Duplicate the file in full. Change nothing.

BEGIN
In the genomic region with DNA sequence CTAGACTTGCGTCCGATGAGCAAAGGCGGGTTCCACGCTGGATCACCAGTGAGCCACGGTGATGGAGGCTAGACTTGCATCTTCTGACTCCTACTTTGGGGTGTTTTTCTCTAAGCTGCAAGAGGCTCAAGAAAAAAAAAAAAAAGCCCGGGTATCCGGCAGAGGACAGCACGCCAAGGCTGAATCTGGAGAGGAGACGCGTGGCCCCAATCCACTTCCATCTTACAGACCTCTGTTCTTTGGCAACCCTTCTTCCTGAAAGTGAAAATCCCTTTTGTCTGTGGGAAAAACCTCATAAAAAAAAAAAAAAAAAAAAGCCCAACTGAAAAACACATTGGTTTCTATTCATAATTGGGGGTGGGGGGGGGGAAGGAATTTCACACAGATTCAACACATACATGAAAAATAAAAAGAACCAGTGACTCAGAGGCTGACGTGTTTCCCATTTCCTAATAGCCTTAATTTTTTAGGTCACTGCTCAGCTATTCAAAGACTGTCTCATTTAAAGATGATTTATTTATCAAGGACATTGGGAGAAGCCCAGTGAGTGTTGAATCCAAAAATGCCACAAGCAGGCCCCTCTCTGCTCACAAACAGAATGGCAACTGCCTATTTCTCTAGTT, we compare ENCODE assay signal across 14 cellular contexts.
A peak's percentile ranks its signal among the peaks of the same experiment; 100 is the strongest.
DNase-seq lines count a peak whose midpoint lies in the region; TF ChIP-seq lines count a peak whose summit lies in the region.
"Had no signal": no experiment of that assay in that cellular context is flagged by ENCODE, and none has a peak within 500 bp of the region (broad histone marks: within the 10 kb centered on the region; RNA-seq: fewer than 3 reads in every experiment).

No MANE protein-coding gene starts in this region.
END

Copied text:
In the genomic region with DNA sequence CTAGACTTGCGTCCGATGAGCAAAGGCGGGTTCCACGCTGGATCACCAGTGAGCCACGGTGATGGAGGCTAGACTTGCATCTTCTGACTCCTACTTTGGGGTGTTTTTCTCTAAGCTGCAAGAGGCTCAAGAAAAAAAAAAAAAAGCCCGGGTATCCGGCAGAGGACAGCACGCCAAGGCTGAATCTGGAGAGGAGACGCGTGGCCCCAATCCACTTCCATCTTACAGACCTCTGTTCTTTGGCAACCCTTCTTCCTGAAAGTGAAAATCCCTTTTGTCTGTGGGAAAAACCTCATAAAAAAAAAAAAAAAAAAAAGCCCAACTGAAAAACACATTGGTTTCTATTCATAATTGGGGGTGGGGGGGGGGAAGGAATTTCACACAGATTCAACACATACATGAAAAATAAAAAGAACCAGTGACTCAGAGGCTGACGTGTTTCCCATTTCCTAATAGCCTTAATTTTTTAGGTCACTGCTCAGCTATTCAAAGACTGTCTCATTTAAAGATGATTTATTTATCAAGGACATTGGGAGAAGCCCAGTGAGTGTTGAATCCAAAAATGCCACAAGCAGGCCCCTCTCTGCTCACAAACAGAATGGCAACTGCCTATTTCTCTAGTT, we compare ENCODE assay signal across 14 cellular contexts.
A peak's percentile ranks its signal among the peaks of the same experiment; 100 is the strongest.
DNase-seq lines count a peak whose midpoint lies in the region; TF ChIP-seq lines count a peak whose summit lies in the region.
"Had no signal": no experiment of that assay in that cellular context is flagged by ENCODE, and none has a peak within 500 bp of the region (broad histone marks: within the 10 kb centered on the region; RNA-seq: fewer than 3 reads in every experiment).

No MANE protein-coding gene starts in this region.